Bent Larsen, the six-time Danish chess champion (1954-56, 1959, 1963-64) who is the only person other than Mikhail Tal to win three Interzonal tournaments (1964, 1967, 1976), passed away on September 9 at the age of 75. Larsen earned the Grandmaster title in 1956 after scoring 11 wins, six draws and just one loss while representing Denmark on board one at the Chess Olympiad. Larsen was a serious World Championship contender from the early 1960s through the mid-1970s but he never quite reached the summit; however, Larsen won a total of 26 games against the seven players who reigned as World Champion from 1948-85: Mikhail Botvinnik, Vasily Smyslov, Mikhail Tal, Tigran Petrosian, Boris Spassky, Bobby Fischer and Anatoly Karpov (you can find all of those games at the bottom of this page; be sure to scroll all the way through, as only the first 20 games are initially visible).
Larsen won numerous strong tournaments--particularly during his prime years in the 1960s--and in 1967 he was awarded the inaugural Chess Oscar, a prestigious honor bestowed on the chess player of the year (as voted on by Grandmasters and chess journalists); Larsen and Viktor Korchnoi (1978) are the only Chess Oscar winners who never became World Champion. For many years, Fischer and Larsen were the two strongest non-Soviet players in the world. Although Fischer infamously quit playing chess in public from 1972-92, many people forget (or don't realize) that even during his prime he had several extended absences from serious competition, including 1968-70 when he only played in two relatively minor events plus one game in the New York Metropolitan Chess League. When Bobby Fischer returned to serious competition in the 1970 USSR versus the World match he showed great respect for Larsen by playing on board two even though he had a higher rating than Larsen; Larsen scored 2.5/4 versus World Champion Boris Spassky and Grandmaster Leonid Stein and Fischer tallied 3/4 versus former World Champion Tigran Petrosian but the USSR won the match 20.5-19.5.
Larsen finished tied for second behind Fischer in the 1970 Interzonal, though Larsen did win their head to head encounter in that event despite having the black pieces; this was Fischer's only defeat in 23 rounds. Here is a lightly annotated version of that game:
Fischer-Larsen, 1970 Palma de Mallorca Interzonal
1. e4 c5 2. Nf3 d6 3. d4 cxd4 4. Nxd4 Nf6 5. Nc3 Nc6 6. Bc4 e6 7. Bb3 Be7 8.Be3 O-O 9. Qe2 a6 10. O-O-O Qc7 11. g4 Nd7 12. h4!? In his book Bobby Fischer GM Karsten Muller criticizes this move and says that the main line starts with 12. g5. In Modern Chess Openings (15th Edition), this opening is classified as Sicilian Defense/Velimirovic Attack (pp. 330-331) and 11...Nd7 is critiqued for giving White the flexibility to choose among h4, Rhg1 and even the speculative Nf5 (played by current World Champion Viswanathan Anand in a 1997 game). MCO 15 suggests that Black should have traded Ns on d4. The chess engine Fritz assesses the position to be equal after ...Nd7 or ...Nxd4 but gives Black a slight edge after ...Na5. As for Fischer's 12th move in the actual game, Fritz prefers a3 (presumably to preserve the KB), though I doubt that any top level human player would play that move in this kind of position for fear of weakening his K. 12... Nc5 13. g5 b5 14. f3 Bd7 15. Qg2 b4 16. Nce2 Nxb3+ 17. axb3 a5 18. g6 fxg6 19. h5 Nxd4 20. Nxd4 g5 21. Bxg5 Bxg5+ 22. Qxg5 h6 23. Qg4 Rf7 Black has deftly rebuffed Fischer's K-side attack and now can operate with impunity in the center and on the Q-side. 24. Rhg1 a4 25. bxa4 e5 26. Ne6 Qc4 27. b3 Qxe6 28. Qxe6 Bxe6 29. Rxd6 Re8 The smoke has cleared. Fischer halted Black's looming attack by trading off Qs but at the price of sacrificing a piece for two pawns, which should not be quite sufficient compensation here because White's pawns are not yet very dangerous. 30. Rb6 Rxf3 31. Rxb4 Rc8 32. Kb2 Although GM Muller does not say anything about this move, it appears to be a serious mistake because now Black can seize the seventh rank with great effect. Instead of the text, Fritz recommends 32. c4 Bf7 33. Rb7 Rh3 34. a5. 32... Rf2 33. Rc1 Bf7 34. a5 Ra8 35. Rb5 Bxh5 36. Rxe5 Be2 37. Rc5 h5 38. e5?? GM Muller says that this is the fatal error. Fischer had to try to slow down the h pawn by playing 38. Rh1. 38... Bf3 Larsen seizes control of the promotion squares of his h pawn and Fischer's a pawn. 39. Kc3 h4 40. Kd3 Re2 41. Rf1 Rd8+ 42. Kc3 Be4 43. Kb4 Rb8+ 44. Ka3 h3 45. e6 Bxc2 46. b4 Re3+ 47. Kb2 Bd3 48. Ra1 Ba6 49. Rc6 Rxb4+ 50. Kc2 Bb7 51.Rc3 Re2+ 52. Kd1 Rg2 0-1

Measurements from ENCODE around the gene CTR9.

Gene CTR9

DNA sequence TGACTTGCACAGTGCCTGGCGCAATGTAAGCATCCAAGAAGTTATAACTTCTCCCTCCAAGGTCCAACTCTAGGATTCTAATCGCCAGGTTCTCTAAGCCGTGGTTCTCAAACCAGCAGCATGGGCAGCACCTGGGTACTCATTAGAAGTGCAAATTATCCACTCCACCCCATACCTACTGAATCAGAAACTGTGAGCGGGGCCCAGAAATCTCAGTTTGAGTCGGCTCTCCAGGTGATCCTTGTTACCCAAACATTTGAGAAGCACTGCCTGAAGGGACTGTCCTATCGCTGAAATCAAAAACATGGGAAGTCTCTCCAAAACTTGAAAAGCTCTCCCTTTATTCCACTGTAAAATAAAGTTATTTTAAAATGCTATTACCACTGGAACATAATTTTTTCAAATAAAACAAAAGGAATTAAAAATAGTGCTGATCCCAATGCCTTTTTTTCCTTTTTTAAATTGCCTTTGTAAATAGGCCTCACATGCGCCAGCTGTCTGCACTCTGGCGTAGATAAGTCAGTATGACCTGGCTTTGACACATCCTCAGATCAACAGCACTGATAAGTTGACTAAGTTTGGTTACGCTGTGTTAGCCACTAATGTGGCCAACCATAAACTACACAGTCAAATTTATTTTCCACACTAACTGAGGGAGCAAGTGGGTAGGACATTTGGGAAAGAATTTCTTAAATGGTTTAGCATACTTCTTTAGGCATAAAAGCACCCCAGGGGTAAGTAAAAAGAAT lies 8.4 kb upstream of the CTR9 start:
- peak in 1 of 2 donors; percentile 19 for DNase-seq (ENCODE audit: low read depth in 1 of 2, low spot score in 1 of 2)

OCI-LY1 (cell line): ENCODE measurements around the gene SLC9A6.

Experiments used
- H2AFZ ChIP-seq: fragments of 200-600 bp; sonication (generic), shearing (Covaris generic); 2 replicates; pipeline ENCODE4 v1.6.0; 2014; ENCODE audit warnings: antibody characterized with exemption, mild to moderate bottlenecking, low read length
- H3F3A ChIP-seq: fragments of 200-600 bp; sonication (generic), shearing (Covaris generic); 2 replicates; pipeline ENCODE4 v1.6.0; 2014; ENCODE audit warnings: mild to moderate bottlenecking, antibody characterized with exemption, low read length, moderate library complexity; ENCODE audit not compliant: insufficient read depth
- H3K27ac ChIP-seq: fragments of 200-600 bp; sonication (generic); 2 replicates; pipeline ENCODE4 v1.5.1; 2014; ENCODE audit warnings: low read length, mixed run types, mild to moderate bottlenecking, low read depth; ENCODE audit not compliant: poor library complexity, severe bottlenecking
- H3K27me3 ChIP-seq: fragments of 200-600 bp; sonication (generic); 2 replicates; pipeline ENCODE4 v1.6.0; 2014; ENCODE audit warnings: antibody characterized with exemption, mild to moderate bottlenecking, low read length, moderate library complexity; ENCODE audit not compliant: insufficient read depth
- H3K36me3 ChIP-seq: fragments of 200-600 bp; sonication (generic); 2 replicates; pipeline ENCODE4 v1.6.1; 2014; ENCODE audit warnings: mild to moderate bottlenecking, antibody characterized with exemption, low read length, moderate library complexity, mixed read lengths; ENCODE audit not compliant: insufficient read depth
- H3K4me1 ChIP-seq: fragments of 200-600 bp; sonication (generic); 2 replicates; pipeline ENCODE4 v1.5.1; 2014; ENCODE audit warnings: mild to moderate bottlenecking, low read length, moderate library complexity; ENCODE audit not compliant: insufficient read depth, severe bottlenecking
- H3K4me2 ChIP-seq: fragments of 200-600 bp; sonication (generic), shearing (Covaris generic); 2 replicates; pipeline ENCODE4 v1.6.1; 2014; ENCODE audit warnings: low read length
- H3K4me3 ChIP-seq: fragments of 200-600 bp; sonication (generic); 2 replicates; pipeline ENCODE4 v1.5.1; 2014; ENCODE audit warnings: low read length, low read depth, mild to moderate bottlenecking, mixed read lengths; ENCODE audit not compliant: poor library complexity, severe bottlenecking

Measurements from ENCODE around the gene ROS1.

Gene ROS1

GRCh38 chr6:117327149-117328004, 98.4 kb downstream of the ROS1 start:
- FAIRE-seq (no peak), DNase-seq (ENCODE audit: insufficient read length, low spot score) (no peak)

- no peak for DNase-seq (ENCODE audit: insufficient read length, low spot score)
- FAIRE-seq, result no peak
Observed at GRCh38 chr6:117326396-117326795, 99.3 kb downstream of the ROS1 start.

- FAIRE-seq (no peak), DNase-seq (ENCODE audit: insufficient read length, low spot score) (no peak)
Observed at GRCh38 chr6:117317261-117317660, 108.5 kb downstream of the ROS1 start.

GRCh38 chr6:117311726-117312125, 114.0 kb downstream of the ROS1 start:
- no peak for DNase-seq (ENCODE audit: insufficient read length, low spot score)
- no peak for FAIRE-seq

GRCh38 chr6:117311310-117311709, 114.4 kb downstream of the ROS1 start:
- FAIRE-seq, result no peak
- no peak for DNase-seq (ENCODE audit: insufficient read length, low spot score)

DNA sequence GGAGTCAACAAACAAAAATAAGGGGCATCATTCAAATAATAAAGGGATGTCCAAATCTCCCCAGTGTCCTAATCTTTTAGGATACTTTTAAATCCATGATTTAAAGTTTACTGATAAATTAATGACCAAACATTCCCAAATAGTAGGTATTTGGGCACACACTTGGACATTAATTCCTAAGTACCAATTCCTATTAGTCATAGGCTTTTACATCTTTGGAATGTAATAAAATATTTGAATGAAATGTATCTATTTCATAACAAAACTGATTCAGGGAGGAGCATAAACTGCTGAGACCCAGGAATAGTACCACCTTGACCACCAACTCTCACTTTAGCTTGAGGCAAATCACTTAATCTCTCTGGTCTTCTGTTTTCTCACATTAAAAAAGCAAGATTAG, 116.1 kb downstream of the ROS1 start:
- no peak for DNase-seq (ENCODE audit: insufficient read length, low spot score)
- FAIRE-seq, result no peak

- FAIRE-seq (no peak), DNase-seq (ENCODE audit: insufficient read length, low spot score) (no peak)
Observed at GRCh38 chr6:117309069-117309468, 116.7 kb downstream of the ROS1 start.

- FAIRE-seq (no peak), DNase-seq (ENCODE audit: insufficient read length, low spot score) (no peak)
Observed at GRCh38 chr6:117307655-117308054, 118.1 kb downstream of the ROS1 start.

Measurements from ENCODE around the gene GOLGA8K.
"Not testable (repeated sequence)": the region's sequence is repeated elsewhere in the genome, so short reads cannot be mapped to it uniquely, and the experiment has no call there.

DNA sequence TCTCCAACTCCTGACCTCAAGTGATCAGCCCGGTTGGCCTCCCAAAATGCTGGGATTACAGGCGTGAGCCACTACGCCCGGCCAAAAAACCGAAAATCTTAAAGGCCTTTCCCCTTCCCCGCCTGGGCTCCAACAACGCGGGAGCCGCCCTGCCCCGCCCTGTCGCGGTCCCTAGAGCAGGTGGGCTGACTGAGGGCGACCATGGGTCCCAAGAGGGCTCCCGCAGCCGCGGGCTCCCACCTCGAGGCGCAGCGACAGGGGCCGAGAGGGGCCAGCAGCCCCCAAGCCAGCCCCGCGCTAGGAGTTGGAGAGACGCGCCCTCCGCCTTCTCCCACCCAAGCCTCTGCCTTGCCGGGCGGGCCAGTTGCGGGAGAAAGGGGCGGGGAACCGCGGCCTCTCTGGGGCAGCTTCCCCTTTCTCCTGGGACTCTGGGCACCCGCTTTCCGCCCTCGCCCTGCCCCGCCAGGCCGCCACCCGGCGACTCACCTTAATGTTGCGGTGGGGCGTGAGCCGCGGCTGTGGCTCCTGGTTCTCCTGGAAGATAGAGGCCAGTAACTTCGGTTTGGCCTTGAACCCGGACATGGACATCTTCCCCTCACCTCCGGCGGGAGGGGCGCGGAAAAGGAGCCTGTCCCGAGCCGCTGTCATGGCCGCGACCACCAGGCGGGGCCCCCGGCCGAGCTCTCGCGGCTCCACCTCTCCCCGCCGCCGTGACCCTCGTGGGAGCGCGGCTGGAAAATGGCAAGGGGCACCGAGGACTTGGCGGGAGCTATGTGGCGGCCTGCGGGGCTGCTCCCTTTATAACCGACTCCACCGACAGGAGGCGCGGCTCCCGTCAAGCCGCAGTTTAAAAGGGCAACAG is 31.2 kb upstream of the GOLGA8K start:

Larsen later faced Fischer in the 1971 Candidates semifinals but Fischer blanked him 6-0 (Fischer was in the midst of an amazing streak of 20 straight wins versus elite Grandmasters en route to taking the title from Spassky). It has been suggested that Larsen never quite recovered from that setback--at least in terms of contending for the World Championship--but that is perhaps an unfair and unfounded contention: by the time the next World Championship cycle began Larsen was already pushing 40--i.e., he was at or near the end of what are typically the prime years for a world class chess player--and a young generation of Grandmasters was emerging, led by Karpov, who became World Champion after Fischer forfeited the crown. Karpov reigned from 1975 until Garry Kasparov defeated him in 1985; regardless of what happened in Larsen's 1971 match with Fischer it is unlikely that Larsen could have dethroned Karpov even if he had battled his way to a World Championship match in the 1970s or early 1980s.
Larsen so often played b3 as his first move with White that this opening is most commonly referred to by his name. Although superficially that is not a very aggressive way to begin a game Larsen was in fact a courageous attacking player who fearlessly would take risks to win and who was notorious for declining draw offers (a trait he shared with Fischer).